The Coleman court continued that, "[t]here may be cases where the requirement that a criminal defendant participate in a civil action, at peril of being denied some portion of his worldly goods, violates concepts of elementary fairness in view of the defendant's position in an inter-related criminal prosecution. On the other hand, the fact that a man is indicted cannot give him a blank check to block all civil litigation on the same or related underlying subject matter. Justice is meted out in both civil and criminal litigation. The overall interest of the courts that justice be done may very well require that the compensation and remedy due a civil plaintiff should not be delayed (and possibly denied). The court, in its sound discretion, must assess and balance the nature and substantiality of the injustices claimed on either side." Id. at 884-85; see also Avant! Corp. v. Superior Court, 79 Cal. App. 4th 876, 882 (2000).

In Pacers, Inc. v. Superior Court, 162 Cal. App. 3d 686, 690 (1984), the court stated that the federal practice has "consistently held that when both civil and criminal proceedings arise out of the same or related transactions, an objecting party is generally entitled to a stay of discovery in the civil action until disposition of the criminal matter." The court continued that "the rationale of the federal cases is based on Fifth Amendment principles as well as the inherent unfairness of compelling disclosure of a criminal defendant's evidence and defenses before trial. Under these circumstances, the prosecution should not be able to obtain, through the medium of the civil proceedings, information to which it was not entitled under the criminal discovery rules. Here, although petitioners are not criminal defendants, they are nevertheless threatened with criminal prosecution. To allow the prosecutors to monitor the civil proceedings hoping to obtain incriminating testimony from petitioners through civil discovery would not only undermine the Fifth Amendment privilege but would also violate concepts of fundamental fairness."

In Coleman, the issue before the court was a criminal defendant's ability to testify at a probation revocation hearing on the same facts being used to prosecute a probation violation. The court ruled that the testimony in one proceeding could not be used against the probationer in another proceeding except under certain circumstances, thus allowing the probationer to testify in one hearing without fear his testimony would be harmful in a subsequent proceeding. Coleman, 13 Cal. 3d at 889. In Pacers and Avant!, the issues revolved around civil litigation discovery and discovery responses which the civil defendants were concerned would be used against them in possible criminal prosecution. The courts stayed the civil proceedings finding that the defendants' constitutional rights outweighed the need for discovery responses.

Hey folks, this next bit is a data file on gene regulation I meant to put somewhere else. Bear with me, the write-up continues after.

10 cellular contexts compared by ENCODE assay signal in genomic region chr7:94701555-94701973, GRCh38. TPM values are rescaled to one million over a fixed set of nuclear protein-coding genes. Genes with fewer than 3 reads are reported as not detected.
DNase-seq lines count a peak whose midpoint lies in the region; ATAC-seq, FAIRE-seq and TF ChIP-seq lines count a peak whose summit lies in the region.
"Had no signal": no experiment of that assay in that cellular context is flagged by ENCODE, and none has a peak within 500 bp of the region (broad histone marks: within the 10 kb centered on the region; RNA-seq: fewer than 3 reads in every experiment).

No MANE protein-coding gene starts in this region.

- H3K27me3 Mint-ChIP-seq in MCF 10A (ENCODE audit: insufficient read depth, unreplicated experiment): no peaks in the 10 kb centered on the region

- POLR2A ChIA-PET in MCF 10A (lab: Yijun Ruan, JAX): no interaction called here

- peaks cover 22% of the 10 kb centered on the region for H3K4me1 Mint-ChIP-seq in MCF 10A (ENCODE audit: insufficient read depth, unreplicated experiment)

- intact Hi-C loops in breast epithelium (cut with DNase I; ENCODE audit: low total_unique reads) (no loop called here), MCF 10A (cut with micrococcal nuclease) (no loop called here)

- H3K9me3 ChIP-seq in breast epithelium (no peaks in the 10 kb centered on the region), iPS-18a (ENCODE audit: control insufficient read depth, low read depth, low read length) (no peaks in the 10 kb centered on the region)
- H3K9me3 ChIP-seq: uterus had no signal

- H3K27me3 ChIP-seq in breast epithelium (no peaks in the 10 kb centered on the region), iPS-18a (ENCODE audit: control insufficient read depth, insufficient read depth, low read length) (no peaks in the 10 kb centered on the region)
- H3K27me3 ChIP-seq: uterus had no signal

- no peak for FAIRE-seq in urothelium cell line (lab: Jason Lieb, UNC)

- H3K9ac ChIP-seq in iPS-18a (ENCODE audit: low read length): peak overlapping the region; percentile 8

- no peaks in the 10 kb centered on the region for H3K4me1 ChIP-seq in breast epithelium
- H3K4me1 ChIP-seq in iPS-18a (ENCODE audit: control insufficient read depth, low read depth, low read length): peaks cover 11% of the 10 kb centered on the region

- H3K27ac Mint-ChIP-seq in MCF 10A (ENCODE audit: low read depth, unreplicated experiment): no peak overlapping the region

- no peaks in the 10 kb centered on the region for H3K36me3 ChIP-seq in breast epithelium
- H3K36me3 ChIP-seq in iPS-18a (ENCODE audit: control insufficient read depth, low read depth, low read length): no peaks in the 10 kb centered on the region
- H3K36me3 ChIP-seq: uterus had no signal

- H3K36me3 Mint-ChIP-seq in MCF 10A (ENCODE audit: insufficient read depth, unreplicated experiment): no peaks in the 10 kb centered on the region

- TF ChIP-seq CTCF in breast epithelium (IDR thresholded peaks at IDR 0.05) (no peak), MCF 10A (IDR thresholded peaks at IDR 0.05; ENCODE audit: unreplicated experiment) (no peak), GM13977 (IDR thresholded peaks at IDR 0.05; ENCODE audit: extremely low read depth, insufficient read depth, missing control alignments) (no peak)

However, DVRO proceedings are different in many respects. Section 242(a) provides a short hearing date "within 21 days, or, if good cause appears to the court, 25 days from the date that a temporary restraining order is granted or denied." Further, Section 244(a) provides that the hearing is to be given "precedence over all other matters on calendar." And Section 244(b) states, "the hearing shall be set for trial at the earliest possible date and shall take precedence over all other matters."

This court calendar preference recognizes that immediate resolution of these matters is necessary for the victim, the abuser, and all involved parties. A DVRO is not punitive but instead exists to ensure the victim's protection and ensure that the ongoing conduct is immediately stopped and prevented from occurring in the future. Additionally, there is generally no discovery undertaken in these cases (except for an informal exchange of information before the hearing). The court can issue a protective order based solely on an affidavit, with or without testimony Family Code Section 6300(a). A temporary DVRO may be issued without notice to the other party. Section 6300(b). In these expedited proceedings, the court has the authority to make custody and visitation orders (Section 6323), support orders (Section 6341), residence exclusions (Section 6321), order the abuser to attend batterer's program (Section 6343), award attorney fees and costs (Section 6344), and enjoining any other specified behavior (Section 6322).